By Ryan Harbry
Customer loyalty is a big deal: repeat revenue, predictable profitability, sustainable customer satisfaction, just to name a few. So, how then does a banking organization get a higher percentage of customers to frequent them again and again? Choosing to remain faithful even when there are so many other places offering the same thing?
Think about it. What keeps you loyal to your airline, your credit card, or your preferred coffee shop? Each of these industries has an abundance of competition, plus the product or service they provide is commoditized.
Maybe a family member works there. Maybe you prefer to support local businesses. Many reasons could be behind the choice to stick with one business over another. However, I would suggest that these represent only the tip of the iceberg. Underneath the surface there is another reason that far outweighs everything else to a large degree – rewards.
Rewards engage the consumer with value, enticing them into an experience, encouraging and rewarding behavior in a way that has a meaningful psychological impact.
For example, I fly Delta. Apart from their rewards program, I would otherwise choose Southwest (who seems more fun and less stuffy to me) or comb the internet for the cheapest flight I could find. However their rewards, which I have spent years investing in, have me so locked into the company that I never look elsewhere. This exact scenario also plays itself out in my life regarding Hilton Hotels. I just automatically seek them out as I’m a travelin' man, after all.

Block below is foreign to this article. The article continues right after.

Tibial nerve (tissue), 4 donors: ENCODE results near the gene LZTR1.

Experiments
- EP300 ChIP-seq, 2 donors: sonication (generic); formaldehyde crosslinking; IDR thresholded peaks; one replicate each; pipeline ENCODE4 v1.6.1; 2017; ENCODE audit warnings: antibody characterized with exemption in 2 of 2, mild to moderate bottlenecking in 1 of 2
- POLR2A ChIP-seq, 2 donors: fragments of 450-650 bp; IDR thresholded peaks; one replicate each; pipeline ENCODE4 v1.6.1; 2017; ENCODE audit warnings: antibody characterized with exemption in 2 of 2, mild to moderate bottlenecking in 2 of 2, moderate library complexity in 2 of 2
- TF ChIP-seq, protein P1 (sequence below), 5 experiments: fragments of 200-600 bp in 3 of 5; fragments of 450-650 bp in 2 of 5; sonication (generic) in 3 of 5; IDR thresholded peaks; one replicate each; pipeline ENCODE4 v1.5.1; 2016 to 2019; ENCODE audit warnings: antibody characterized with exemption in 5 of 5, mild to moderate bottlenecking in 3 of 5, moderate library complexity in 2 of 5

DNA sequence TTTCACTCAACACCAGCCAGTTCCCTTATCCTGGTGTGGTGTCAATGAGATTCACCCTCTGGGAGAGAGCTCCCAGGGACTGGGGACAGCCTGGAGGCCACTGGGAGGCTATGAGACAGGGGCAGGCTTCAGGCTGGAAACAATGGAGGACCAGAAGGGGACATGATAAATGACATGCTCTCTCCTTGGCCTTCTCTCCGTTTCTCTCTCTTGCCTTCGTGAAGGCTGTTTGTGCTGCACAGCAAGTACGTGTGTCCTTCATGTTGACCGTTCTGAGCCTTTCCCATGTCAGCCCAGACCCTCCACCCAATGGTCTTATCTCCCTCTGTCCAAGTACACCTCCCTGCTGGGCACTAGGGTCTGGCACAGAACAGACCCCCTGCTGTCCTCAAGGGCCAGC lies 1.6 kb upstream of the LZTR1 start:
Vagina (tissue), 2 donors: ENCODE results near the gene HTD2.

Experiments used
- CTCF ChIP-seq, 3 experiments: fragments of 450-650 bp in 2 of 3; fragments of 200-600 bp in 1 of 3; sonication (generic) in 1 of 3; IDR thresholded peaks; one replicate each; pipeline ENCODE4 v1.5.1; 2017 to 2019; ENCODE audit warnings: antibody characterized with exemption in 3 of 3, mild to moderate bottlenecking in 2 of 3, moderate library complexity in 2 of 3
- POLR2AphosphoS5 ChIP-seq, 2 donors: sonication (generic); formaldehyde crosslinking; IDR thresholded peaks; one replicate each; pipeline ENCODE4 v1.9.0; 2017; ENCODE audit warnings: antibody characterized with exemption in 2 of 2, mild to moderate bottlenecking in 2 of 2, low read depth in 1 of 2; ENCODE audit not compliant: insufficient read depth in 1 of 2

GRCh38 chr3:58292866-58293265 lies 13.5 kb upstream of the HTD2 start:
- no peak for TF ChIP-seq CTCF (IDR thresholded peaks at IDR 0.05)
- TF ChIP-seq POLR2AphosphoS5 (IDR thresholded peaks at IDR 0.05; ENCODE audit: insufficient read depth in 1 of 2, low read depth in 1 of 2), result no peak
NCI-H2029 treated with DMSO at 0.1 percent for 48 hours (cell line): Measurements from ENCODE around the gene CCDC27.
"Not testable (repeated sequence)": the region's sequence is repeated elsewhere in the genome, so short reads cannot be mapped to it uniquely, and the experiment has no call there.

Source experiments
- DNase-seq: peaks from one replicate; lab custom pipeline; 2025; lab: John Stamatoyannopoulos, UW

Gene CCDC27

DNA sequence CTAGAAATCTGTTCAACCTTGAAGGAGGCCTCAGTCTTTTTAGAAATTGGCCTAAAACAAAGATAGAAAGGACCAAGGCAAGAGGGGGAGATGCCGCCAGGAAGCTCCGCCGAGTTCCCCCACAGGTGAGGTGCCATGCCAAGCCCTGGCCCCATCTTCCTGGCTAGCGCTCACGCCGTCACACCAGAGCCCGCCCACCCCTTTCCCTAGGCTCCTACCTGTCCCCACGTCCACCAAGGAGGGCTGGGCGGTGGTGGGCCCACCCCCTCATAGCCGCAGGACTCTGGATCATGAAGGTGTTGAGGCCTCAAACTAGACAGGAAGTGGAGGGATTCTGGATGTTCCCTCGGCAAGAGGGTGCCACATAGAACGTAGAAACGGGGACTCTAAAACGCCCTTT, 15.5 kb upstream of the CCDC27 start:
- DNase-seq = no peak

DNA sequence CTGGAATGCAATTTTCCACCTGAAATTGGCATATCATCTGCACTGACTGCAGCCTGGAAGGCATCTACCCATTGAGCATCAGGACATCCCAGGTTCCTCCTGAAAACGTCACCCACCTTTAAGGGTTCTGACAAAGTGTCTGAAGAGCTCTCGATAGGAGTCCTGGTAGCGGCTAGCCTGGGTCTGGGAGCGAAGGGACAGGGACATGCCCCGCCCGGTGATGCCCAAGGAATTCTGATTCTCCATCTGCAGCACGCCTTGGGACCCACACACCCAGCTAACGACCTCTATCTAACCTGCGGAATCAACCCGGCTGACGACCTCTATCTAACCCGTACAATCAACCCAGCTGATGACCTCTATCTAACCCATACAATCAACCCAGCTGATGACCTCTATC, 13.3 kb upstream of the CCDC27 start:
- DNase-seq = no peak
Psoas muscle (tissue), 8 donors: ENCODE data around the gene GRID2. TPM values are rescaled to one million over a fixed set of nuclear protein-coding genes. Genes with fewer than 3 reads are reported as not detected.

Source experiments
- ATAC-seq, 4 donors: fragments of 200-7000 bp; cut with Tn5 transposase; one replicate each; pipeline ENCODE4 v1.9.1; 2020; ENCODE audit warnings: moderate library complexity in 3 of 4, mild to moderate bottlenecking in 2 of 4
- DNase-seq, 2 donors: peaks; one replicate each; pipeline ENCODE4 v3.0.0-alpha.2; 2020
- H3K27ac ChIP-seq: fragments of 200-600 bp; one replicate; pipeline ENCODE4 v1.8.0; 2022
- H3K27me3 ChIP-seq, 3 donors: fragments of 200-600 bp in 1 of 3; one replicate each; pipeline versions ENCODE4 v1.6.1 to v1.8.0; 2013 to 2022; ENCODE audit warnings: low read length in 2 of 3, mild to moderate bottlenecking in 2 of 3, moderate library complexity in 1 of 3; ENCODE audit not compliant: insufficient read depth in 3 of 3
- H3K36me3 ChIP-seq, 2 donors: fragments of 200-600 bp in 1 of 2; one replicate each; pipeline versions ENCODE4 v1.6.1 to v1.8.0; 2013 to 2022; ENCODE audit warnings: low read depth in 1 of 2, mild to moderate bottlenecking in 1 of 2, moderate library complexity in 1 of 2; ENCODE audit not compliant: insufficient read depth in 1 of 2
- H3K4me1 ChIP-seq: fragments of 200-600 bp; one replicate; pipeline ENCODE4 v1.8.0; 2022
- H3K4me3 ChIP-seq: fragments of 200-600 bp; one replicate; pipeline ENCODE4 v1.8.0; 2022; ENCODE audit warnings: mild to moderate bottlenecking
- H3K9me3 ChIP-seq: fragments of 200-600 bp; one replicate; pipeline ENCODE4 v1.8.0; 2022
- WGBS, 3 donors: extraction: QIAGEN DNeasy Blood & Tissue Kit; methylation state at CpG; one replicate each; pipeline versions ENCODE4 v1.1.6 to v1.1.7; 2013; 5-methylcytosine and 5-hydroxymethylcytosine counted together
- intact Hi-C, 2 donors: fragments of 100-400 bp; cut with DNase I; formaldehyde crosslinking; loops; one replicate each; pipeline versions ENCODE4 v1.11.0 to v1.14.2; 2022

Starbuck has me returning again and again due to their rewards program. I otherwise would be inclined to buy my cup of Joe from somewhere more local. Nevertheless my Starbucks App hs so many reward stars… an entire galaxy exists.
If we're honest, community financial institutions are late to the game when it comes to offering relevant rewards. They should consider implementing rewards for two major reasons: to attract, engage, and retain customers and to minimize attrition of your most profitable customers. This is important because, on average, the top 10% of customers command approximately two-thirds of a financial institution's overall relationships and revenue.
"With big relationships come big rewards" is a message that will ring loudly in the ears of your financial institution’s account holders. This strategy will increase engagement, enhance and differentiate their user experience, and keep a higher percentage of customers doing business with your institution, knowing that there exists little loyalty in financial services.
Don't bank on the outdated belief that since switching institutions is hard, more people will lazily stay and not pursue other banking relationships. Today, opening an account elsewhere, especially with very large banks, is easier than ever (go try it at banks like Chase or Capital One). Their technology and marketing/acquisition budget requires community financial institutions invest in rewards to grow loyalty, hopefully at levels similar to airlines, hotels and coffee shops.
Ryan Harbry is regional director of sales and consulting at StrategyCorps. For more information about how your financial institution can generate replacement revenue to subsidize unprofitable relationships, connect with him on LinkedIn, send him an email, or give him a call at 404.819.1438.